Phase One is Done(ish)! — Progress Report #12

I can finally say that Phase One of our kitchen renovation is done(ish)! Woo Hoo!!!!! And wow is it beautiful! This past holiday weekend, I met my goal of completing the majority of work on phase one of our kitchen renovation. OK, so we are two months behind our original timeline, but still….. We have a functioning kitchen folks. The last major hurdle being the completion and installation of our glass doors for the upper cabinets. Once we got through the fiasco of ordering our glass, it all went fairly smoothly and now I can move on.

Before I get to the pretty pictures, you get to read a bit about the glass. We knew early on that we wanted all glass uppers, and when we were originally planning on going with an Ikea kitchen, it was going to be a bit of a challenge to work with their limited options, and I wasn’t sure I wanted clear glass. But then in June of last year, I discovered a brilliant alternative, Ikea cabinet frames with cabinet doors and drawer fronts made by Semihandmade. This gave us the freedom to easily incorporate textured glass in the uppers (this was also when we decided on Farrow & Ball Stiffkey Blue for the cabinet color). It was the closest I could come to capturing the look of those British kitchens (like these) I am so fond of.

Then late last October, after experiencing frustration with trying to make the fixed sized Ikea frames fit within our space, I searched for alternatives for the Ikea frames. That’s when I discovered Barker Cabinets and everything changed. Out with Ikea and (Semihandmade), in with Barker Cabinets, and our textured glass doors became even more prominent because we shifted from two rows of uppers to a single row of very tall uppers.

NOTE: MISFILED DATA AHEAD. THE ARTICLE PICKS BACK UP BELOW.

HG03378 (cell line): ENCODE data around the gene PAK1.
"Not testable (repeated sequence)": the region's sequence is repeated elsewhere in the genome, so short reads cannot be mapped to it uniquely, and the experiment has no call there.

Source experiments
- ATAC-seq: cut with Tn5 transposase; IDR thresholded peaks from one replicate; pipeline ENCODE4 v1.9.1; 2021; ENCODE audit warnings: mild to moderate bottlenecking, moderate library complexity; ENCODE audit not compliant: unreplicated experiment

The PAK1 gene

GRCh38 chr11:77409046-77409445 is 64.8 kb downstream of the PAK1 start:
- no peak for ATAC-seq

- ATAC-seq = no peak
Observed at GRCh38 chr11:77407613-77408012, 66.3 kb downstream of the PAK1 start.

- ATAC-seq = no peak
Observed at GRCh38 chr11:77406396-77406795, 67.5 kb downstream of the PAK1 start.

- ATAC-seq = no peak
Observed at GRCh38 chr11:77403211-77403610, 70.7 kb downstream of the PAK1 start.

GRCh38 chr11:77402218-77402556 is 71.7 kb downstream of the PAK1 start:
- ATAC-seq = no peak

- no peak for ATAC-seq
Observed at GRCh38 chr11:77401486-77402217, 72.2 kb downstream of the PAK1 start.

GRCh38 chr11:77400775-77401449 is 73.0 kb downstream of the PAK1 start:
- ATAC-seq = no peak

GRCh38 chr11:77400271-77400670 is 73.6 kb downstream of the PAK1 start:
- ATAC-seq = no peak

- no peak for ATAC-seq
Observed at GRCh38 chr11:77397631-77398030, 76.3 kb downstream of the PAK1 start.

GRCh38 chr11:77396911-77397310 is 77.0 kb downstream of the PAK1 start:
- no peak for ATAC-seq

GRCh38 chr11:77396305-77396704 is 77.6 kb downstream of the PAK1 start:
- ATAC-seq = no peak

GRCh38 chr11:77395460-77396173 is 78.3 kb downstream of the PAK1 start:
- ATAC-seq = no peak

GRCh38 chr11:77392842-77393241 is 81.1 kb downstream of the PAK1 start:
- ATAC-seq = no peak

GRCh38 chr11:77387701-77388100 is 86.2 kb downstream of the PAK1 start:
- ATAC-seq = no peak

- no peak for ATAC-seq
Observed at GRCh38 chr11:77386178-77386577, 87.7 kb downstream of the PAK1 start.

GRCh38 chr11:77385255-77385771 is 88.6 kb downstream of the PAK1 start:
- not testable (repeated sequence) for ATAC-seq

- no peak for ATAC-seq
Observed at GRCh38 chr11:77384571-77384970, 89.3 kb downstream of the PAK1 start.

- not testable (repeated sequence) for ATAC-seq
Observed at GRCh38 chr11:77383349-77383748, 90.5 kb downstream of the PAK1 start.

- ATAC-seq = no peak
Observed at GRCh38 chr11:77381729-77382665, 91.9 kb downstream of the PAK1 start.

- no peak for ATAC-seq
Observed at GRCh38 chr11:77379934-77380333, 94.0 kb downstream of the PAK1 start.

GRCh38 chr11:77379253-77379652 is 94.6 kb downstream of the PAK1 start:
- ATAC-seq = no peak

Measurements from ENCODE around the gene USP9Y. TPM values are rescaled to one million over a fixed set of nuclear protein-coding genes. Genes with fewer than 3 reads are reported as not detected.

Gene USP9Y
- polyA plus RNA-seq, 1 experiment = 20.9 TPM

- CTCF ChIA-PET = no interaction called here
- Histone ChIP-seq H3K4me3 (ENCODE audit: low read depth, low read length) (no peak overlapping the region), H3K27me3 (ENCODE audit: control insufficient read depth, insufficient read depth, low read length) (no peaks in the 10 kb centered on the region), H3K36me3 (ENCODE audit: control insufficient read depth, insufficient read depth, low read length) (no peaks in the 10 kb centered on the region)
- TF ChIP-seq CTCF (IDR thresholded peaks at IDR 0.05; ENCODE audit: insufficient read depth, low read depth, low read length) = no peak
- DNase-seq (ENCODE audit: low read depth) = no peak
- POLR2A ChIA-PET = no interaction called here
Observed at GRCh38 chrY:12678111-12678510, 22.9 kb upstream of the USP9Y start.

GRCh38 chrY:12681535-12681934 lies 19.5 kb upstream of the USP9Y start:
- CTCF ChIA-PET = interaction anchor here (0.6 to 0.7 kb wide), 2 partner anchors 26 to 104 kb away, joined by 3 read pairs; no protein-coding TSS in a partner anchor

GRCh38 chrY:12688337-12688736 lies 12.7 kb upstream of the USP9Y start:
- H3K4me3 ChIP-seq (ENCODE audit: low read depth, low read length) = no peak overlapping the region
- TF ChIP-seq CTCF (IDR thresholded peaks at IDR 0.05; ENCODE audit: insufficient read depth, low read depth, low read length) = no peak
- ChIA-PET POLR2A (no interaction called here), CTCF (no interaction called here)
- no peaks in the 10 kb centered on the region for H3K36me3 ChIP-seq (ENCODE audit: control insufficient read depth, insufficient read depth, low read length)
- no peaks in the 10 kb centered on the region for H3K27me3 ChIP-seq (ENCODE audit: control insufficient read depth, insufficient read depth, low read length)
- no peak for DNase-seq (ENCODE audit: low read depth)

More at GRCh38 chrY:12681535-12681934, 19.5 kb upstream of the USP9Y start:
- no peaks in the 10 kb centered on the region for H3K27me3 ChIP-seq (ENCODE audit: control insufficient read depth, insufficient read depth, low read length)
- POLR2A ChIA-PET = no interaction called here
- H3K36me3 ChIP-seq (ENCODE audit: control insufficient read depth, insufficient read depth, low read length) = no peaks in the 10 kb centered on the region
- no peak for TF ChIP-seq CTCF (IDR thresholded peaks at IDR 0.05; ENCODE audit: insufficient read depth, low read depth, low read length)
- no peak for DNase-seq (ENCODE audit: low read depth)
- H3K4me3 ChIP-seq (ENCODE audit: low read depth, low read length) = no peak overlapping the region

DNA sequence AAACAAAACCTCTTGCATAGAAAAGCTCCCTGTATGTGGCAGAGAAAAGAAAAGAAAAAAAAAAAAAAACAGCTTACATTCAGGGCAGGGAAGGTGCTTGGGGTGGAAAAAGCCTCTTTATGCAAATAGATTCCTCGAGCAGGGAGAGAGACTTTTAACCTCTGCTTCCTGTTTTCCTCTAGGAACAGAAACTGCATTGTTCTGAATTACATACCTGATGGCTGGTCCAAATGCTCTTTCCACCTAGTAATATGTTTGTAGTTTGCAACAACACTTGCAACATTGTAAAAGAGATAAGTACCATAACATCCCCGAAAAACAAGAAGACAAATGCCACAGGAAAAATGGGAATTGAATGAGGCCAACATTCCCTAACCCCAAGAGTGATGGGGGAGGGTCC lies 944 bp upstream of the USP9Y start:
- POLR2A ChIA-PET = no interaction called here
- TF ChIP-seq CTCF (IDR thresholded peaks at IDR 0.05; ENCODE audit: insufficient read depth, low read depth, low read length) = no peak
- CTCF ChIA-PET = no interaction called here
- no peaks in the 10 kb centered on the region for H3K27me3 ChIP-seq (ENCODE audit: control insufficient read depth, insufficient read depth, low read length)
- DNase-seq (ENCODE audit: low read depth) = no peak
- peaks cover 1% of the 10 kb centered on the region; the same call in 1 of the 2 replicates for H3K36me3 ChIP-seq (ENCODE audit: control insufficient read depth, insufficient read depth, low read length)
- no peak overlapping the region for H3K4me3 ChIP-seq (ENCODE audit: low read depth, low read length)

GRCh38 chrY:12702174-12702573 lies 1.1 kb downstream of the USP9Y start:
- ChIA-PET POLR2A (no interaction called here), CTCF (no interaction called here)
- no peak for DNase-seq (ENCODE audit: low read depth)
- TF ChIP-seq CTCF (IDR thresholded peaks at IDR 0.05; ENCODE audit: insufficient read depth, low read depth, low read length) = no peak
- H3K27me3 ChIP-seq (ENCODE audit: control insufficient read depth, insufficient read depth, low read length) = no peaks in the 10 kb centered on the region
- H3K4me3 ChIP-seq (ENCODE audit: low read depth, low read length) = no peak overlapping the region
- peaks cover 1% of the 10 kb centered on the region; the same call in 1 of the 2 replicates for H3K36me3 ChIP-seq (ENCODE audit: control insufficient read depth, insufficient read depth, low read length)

This is some of the textured glass in our stairway landings and while out of poroduction for decades, this look was inspiration for our choice of cabinet glass.

This is some of the textured glass in our stairway landings and while out of production for decades, this look was inspiration for our choice of cabinet glass.

 

With a budget of $400 for approximately 23 square feet of glass, we had stopped by our neighborhood glass shop to see what they had last winter. They had several types of textured glass, but none of them spoke to us. But they quoted us $16 per square foot, which is on target and then offered us a 10% discount which put us below budget. We took a few samples and initially considered the Crystal Ice pattern, but ultimately, weren’t very thrilled with any of them. They all seemed to lack clarity and or quality.